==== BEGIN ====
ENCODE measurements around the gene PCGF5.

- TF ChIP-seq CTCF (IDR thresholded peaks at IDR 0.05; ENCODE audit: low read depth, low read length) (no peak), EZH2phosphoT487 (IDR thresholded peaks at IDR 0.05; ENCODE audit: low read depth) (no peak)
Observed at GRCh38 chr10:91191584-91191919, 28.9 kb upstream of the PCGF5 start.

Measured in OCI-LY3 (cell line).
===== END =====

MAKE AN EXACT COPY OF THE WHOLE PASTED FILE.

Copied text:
ENCODE measurements around the gene PCGF5.

- TF ChIP-seq CTCF (IDR thresholded peaks at IDR 0.05; ENCODE audit: low read depth, low read length) (no peak), EZH2phosphoT487 (IDR thresholded peaks at IDR 0.05; ENCODE audit: low read depth) (no peak)
Observed at GRCh38 chr10:91191584-91191919, 28.9 kb upstream of the PCGF5 start.

Measured in OCI-LY3 (cell line).